The first relates the very idea of the economy which, as is repeated by many in this time of crisis, demands to be thought about anew. In what direction? Certainly in the direction of the ethics that the economy needs for its correct working. Benedict XVI, however, goes beyond this: ethics is a necessary but not sufficient condition for suitable economic logic. He even says that ‘the adjective “ethical” can be abused’ (CV, n. 45) and is often employed in such a general sense that it acts to cover up choices that are contrary to justice and to the common good founded on an adequate anthropology. The dignity of the person, the need for good relationships with other people and with God, thereby become constitutive elements of the economic sphere.
We are distant from a totalising vision of the economy, corrected at the most by the political power which is not, however, able to bear upon its structural dynamisms.
Evidently, categories such as ‘market, ‘company’, or ‘political authority’ are redesigned. They can be applied to the process of globalisation that is underway, a phenomenon that in itself is neither good not bad, as long as that process is guided by good life practice. There re-emerges the original value, which is connatural to man, of the economy itself: the government – according to its etymological roots – of the common home of the human family.
The second cardinal feature of the newness contained in this encyclical contains a creative force worthy of the radical changes that are required in this third millennium. Indeed, to speak about the ‘principle of gratuitousness’, dedicating an entire chapter to describing overall economic development in terms of fraternity, means not only to formulate a critique of how the relationship between ethics and the economy is usually understood but also to impede an overly general reference to anthropology. ‘Economic logic’ cannot be effected in a full way – and we will not exit from the crisis – if it does not know how to give space to the logic of gift. What does this consist of? This shines forth in the very title of this encyclical: charity in truth.
A gift, as an elementary experience specific to man, realises the demand for happiness that every person and every society brings with him or it. Charity, the self-giving that the Son of God made flesh accomplished on the cross for us, reaches every man. In the same way socio-economic autonomy is not called into question by this explicit reference to Jesus Christ. There is no desire for interference by the Church in the specific sphere of the economic and the social. If anything, the magisterium of the Pope, with the weight of a long tradition – one may think here of St. Benedict and St. Francis – but with the vigour required by the present time, invites the actors of this necessary thinking anew about the economic and the social to verify the validity of this proposal.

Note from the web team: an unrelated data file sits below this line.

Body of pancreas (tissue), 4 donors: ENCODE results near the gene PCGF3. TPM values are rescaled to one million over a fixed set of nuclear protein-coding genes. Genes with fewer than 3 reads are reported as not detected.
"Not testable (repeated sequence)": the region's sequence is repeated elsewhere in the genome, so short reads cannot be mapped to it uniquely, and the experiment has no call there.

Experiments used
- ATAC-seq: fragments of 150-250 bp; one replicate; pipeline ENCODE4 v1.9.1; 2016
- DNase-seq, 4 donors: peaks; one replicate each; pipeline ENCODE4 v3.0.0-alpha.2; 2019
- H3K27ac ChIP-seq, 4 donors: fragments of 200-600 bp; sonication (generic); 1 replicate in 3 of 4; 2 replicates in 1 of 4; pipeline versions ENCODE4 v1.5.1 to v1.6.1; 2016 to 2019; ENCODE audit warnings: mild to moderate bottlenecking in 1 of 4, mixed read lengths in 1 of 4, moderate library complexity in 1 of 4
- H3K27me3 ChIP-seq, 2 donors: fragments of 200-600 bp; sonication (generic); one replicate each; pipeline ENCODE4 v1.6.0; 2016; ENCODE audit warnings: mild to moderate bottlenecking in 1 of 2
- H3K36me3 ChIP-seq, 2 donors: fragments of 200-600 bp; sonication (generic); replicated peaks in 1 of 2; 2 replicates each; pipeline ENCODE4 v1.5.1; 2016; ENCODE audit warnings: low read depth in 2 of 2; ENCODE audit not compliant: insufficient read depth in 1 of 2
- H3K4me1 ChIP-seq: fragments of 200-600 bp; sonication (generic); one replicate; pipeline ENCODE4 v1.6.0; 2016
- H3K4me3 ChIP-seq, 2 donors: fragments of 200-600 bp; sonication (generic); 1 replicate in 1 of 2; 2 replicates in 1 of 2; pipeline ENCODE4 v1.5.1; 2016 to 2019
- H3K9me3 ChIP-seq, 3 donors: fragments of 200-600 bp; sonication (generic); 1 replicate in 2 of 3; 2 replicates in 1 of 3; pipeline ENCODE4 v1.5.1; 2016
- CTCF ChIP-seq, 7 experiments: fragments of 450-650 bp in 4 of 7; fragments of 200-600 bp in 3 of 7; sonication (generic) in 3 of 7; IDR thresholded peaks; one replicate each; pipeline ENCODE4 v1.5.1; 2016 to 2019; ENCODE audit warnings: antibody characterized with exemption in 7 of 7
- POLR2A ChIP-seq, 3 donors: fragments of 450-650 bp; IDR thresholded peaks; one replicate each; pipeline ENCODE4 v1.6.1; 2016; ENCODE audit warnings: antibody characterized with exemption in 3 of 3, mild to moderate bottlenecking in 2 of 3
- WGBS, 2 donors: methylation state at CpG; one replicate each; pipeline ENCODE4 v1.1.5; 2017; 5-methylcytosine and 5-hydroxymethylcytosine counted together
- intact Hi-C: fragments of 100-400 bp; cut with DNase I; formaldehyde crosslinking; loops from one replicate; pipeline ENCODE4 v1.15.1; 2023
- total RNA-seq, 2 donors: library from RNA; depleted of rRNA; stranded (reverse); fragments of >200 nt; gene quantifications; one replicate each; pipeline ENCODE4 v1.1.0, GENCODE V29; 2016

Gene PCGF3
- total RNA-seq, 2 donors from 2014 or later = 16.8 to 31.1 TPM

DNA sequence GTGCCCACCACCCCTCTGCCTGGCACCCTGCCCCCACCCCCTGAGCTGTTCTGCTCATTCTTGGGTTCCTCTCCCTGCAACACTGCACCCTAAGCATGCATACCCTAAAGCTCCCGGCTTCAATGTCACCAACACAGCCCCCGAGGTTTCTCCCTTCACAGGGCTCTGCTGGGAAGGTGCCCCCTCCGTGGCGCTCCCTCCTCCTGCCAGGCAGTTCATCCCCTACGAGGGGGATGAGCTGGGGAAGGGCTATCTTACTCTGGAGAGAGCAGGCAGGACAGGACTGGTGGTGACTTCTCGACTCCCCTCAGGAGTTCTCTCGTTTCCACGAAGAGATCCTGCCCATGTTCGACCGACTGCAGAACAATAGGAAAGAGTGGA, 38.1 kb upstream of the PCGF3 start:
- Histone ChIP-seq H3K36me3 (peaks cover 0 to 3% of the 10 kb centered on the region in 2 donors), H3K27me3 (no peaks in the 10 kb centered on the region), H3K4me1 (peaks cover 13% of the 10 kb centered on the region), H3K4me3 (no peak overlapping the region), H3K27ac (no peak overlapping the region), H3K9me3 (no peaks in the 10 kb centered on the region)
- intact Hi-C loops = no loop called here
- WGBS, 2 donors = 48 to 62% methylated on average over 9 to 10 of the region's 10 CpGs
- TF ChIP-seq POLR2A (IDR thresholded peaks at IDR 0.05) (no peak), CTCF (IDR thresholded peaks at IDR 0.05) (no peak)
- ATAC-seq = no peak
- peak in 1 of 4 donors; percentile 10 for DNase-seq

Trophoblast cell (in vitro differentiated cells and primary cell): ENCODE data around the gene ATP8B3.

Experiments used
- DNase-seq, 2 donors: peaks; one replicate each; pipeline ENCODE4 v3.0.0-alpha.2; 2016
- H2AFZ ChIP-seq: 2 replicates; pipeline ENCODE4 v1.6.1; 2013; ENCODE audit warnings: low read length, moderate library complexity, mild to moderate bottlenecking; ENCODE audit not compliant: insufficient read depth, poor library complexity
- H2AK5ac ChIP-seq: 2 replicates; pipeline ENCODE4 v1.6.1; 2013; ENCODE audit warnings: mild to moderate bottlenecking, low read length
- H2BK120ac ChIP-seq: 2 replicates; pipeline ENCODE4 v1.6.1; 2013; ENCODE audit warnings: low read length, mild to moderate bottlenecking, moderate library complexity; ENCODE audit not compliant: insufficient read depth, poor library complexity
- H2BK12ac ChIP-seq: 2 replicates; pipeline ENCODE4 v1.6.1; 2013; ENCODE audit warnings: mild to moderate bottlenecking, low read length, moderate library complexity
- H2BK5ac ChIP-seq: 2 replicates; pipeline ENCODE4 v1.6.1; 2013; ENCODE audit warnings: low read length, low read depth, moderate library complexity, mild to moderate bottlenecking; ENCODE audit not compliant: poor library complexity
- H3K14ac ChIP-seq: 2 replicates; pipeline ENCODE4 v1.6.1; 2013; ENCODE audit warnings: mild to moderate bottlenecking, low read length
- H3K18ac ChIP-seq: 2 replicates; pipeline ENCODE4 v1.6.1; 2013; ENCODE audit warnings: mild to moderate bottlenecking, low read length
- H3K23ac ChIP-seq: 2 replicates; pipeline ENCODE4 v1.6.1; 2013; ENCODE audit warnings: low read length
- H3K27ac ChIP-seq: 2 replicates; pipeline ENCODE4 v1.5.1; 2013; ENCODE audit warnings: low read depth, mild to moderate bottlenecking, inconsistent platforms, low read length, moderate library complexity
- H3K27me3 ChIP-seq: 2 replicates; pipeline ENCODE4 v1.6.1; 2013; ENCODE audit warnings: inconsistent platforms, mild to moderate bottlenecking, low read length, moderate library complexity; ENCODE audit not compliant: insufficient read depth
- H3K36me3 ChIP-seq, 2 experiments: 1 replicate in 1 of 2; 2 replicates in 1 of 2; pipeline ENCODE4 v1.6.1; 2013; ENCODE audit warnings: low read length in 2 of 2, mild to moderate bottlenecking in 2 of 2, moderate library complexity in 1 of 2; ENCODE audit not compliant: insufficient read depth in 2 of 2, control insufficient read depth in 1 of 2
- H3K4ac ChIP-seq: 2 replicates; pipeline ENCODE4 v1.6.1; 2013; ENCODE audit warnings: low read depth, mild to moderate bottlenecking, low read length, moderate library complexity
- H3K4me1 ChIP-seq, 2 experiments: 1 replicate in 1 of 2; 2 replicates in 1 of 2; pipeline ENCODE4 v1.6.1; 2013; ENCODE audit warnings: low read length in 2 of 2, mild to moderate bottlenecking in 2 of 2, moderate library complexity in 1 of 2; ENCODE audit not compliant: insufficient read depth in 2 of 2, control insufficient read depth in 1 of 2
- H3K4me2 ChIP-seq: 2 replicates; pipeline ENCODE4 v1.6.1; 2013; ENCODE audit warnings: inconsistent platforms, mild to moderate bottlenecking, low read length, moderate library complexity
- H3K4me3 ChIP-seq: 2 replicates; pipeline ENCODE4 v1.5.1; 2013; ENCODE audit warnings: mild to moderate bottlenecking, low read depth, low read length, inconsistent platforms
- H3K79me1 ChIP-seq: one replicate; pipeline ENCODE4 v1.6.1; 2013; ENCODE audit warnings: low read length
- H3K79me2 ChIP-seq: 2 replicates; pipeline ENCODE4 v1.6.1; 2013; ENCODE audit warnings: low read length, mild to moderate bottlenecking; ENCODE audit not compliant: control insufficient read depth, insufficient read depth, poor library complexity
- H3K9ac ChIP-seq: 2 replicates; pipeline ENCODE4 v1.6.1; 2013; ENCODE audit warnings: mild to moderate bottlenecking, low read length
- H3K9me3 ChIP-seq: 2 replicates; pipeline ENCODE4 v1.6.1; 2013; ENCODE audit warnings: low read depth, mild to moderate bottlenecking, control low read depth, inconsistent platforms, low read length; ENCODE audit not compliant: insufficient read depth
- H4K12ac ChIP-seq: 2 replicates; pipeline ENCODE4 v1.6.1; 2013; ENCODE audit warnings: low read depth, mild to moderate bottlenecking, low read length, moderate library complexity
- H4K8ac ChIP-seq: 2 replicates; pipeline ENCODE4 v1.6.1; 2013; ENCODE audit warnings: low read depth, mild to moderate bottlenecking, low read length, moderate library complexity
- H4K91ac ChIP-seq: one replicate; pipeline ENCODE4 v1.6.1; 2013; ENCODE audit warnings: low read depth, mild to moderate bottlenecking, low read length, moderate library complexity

This encyclical does not fail to show some of its decisive features. First of all, the extending of the specific range of an economy of gratuitousness and fraternity from civil society to the market and the state: ‘Today we can say that economic life must be understood as a multi-layered phenomenon: in every one of these layers, to varying degrees and in ways specifically suited to each, the aspect of fraternal reciprocity must be present’ (CV, n. 38).
The three cornerstones of the social doctrine of the Church – the dignity of the person, the principle of solidarity, and the principle of subsidiarity – are thus revisited beginning with a concrete form of economic democracy. Gratuitousness should not be understood as the pure beauty culture of justice and the common good, without which, however, one can speak of nether charity nor truth. Benedict XVI leaves no room for doubt: ‘today it is clear that without gratuitousness, there can be no justice in the first place’(CV, n. 38).
The consequences of such a vision are held up with a great deal of realism in this encyclical. Here reference can be made to two: a suitable conception of the market and the need to organise company theory and practice in a better way.
The market, and thus the market economy, are not in fact made by nature – they are made by culture. From this point of view, Caritas in Veritate reduces the weight of capitalism.
As regards companies, it postulates a market in which operate, with equal opportunities, not only the actors of private and public enterprise but also productive organisations with social goals and goals based upon mutual help.
Forty years after Populorum progressio, Benedict XVI locates the question of overall human development, which, as ever, cannot be postponed, within the context of the civilising of the economy. This also allows him to address in an effective way the subjects of rights and duties, life, the environment, hunger, the development of peoples, human cooperation, and technology.
Caritas in veritate represents a good investment for the hope of men and peoples.
Card. Angelo Scola
Patriarch of Venice
* An article published by Il Sole 24 Ore on 9 July 2009